Chunghwa Post will launch a second edition of its National Flower Postage Stamps on Double Ten National Day.
Chunghwa said it decided to publish the stamps again in observance of the Republic of China’s centennial. The first edition of the stamps was printed in 1979.
Chunghwa Post spokeswoman Chen Shu-jen (陳淑貞) said the stamps were produced using a combination of lithography and engraving methods. Lithography was used to print the two plum blossoms in full bloom on the right side of the stamp, as well as the golden frames of the graphic, while the golden plum blossoms on the left side, the branches and the postage were engraved, Chen said.
Chen said the postage on the stamp was NT$100 and that both the number “100” and the Chinese characters for it would be printed using discoloration ink, an anti-counterfeit technique commonly used to print banknotes.
The Central Engraving and Printing Plant, which is in charge of printing banknotes, postage stamps and other important government documents, had conducted many experiments before it succeeded in combining the two lithography and engraving, Chen said.
“The plant had to overcome some technical difficulties, which is why the cost of printing was so high,” Chen said. “We hope stamp collectors will love them.”
Each set contains two National Flower Stamps, Chen said, and will be available for purchase on Oct. 10 at 32 post offices nationwide from 8am to 12pm.
The Postal Museum, at the intersection of Chungching South Road and Nanahai Rd in Taipei, will be open from 9am to 5pm on Double Ten National Day as well.
UNDER INVESTIGATION: Huang’s body was found just outside the bathroom and showed no signs of a struggle, and no alcohol or drugs were found Singer and actor Alien Huang (黃鴻升) was found dead at his home in Taipei’s Beitou District (北投) yesterday. He was 36. Huang was also known by the nickname Xiao Gui (“little ghost”). His body was found when his father went to check on him after being unable to reach him by telephone, and called emergency services to the house at 11am, the Taipei City Police Department said. Huang’s body, which was discovered just outside the bathroom, showed no signs of a physical struggle, and he appeared to have been dead for some time, police said, adding that no drugs or alcohol were
Scooter riders should regularly clean their helmets, especially in summer, to prevent dirt and sweat from accumulating and causing scalp problems, such as hair loss and permanent baldness, a dermatologist has warned. Poor hygiene practices by helmet wearers often lead to scalp problems, such as bacterial folliculitis, tinea capitis and seborrheic dermatitis, Lu Pei-hsuan (呂佩璇) at Chang Gung Memorial Hospital said on Aug 31. The first step to maintain good scalp care is proper hair washing, as shampoo residues can easily cause dandruff and itchy scalps, while improper scratching will cause inflammation, Lu said. The best way to wash your hair is to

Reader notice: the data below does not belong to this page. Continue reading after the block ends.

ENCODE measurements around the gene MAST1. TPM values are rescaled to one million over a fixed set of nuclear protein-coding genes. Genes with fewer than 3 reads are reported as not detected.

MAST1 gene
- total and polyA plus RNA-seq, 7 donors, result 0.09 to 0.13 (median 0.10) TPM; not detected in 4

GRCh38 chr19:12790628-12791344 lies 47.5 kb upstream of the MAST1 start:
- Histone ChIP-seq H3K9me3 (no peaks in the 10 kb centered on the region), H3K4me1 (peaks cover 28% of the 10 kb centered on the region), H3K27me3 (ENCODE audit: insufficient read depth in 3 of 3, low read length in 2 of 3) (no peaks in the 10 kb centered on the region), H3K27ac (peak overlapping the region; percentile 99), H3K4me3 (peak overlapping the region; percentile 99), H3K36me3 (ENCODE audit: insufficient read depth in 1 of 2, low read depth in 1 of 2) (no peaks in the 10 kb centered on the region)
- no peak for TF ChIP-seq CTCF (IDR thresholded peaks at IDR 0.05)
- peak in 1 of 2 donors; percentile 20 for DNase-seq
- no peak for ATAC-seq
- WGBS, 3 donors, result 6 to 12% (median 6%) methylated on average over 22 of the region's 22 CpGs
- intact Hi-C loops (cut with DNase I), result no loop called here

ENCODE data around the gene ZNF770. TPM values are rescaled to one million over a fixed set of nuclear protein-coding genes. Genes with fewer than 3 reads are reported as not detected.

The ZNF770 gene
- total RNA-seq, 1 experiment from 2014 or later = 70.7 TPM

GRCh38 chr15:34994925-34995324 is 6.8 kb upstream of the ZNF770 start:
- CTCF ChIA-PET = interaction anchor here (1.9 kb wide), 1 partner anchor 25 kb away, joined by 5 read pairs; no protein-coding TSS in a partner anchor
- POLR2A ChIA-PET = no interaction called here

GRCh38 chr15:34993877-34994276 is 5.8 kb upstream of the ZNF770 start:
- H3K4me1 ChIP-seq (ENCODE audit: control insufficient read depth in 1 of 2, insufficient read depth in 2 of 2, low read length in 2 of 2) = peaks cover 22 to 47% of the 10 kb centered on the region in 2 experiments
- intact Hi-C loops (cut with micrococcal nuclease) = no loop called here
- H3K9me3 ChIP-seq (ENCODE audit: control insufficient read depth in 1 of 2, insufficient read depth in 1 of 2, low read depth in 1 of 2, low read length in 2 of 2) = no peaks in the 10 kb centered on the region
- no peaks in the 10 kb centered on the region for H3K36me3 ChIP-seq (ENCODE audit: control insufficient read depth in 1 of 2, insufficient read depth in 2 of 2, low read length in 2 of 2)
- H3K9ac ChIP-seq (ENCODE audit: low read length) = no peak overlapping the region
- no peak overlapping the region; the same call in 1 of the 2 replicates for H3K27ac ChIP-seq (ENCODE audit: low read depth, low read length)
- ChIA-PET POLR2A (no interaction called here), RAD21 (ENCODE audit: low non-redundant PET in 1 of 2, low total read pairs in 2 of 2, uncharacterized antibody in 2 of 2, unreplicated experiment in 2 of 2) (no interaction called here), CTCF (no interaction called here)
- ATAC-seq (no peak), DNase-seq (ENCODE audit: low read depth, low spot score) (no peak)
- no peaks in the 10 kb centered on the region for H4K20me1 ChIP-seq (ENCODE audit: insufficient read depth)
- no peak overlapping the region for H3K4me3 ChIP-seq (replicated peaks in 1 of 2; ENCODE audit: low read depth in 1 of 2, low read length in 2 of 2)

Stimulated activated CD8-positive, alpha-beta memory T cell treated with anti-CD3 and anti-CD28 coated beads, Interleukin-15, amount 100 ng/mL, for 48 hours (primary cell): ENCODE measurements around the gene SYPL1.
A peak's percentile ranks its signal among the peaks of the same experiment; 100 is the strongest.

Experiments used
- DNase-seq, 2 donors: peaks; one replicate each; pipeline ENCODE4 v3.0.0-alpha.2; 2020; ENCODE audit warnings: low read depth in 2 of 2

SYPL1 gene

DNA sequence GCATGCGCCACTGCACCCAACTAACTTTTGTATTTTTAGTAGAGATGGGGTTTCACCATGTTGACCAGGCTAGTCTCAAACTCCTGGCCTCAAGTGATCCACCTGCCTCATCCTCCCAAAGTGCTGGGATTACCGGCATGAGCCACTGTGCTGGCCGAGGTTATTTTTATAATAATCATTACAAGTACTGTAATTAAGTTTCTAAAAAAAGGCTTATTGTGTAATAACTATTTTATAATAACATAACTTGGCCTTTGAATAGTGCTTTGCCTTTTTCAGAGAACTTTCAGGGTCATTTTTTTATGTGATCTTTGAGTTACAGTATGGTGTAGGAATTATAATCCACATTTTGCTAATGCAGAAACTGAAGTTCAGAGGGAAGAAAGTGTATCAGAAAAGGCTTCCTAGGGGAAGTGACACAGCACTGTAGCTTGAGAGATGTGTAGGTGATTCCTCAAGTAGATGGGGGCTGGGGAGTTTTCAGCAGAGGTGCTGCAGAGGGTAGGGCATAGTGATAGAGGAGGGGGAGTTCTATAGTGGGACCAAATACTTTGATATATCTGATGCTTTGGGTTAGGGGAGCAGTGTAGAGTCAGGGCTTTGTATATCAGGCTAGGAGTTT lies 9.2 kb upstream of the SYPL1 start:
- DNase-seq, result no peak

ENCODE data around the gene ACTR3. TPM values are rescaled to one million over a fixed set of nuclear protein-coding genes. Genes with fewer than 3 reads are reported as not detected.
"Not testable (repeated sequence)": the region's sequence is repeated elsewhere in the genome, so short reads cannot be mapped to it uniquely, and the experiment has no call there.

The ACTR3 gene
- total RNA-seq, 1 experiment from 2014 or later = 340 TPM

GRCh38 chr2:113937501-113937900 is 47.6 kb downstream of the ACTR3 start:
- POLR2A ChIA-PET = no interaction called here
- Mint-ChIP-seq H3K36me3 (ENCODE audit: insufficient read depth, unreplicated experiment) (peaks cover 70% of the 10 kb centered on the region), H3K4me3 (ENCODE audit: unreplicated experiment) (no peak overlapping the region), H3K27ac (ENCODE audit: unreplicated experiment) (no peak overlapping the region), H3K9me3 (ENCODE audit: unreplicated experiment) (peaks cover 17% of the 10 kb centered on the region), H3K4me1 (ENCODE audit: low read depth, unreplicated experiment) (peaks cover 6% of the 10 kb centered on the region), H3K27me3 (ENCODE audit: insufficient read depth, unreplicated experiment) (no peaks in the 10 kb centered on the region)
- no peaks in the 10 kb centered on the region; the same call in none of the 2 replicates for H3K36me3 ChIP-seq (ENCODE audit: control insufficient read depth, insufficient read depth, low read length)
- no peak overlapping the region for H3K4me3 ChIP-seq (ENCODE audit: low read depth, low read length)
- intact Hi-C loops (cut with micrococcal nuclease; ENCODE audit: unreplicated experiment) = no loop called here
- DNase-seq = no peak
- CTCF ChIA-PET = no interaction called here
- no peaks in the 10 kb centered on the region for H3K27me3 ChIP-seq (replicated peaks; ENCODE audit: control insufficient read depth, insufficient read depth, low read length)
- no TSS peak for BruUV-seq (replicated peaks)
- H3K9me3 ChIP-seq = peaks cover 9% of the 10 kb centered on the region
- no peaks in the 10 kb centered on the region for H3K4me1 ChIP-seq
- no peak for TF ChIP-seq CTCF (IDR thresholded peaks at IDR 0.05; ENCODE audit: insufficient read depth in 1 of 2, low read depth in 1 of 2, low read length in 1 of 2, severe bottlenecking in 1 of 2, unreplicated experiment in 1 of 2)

CONFIRMED IN PHILIPPINES: The CECC would conduct contact tracing for the migrant workers to determine if they had come into contact with elderly people or children Six Filipinos tested positive for COVID-19 upon returning home from Taiwan, the Central Epidemic Command Center (CECC) said yesterday as it reported a case of imported COVID-19 infection, bringing the number of confirmed cases in Taiwan to 500. Philippine authorities reported four of the cases through the National IHR Focal Point, while the other two were reported by the company that they had worked for in Taiwan. The six — five women and one man — are aged from their 20s to 40s, and worked as in-home care workers, domestic workers, factory workers and sailors in Taiwan, said Minister of Health and
INTIMIDATION: Chinese military maneuvers have mostly led to heightened support for Taiwan’s defense forces, while China appears poised to continue its campaign China’s incessant military activities in and near the Taiwan Strait over the past several months are “greater in meaning than in substance,” and are aimed at polarizing Taiwanese society, a researcher said in a report published on Friday. China has attempted to intimidate Taiwan through military threats, while at the same time calling on Taiwanese and US officials to practice restraint, which is aimed at causing a rift between those who prefer resistance against China and those who prefer peace, said Lee Kuan-cheng (李冠成), a researcher at the Institute for National Defense and Security Research. “China’s goal is to obscure public awareness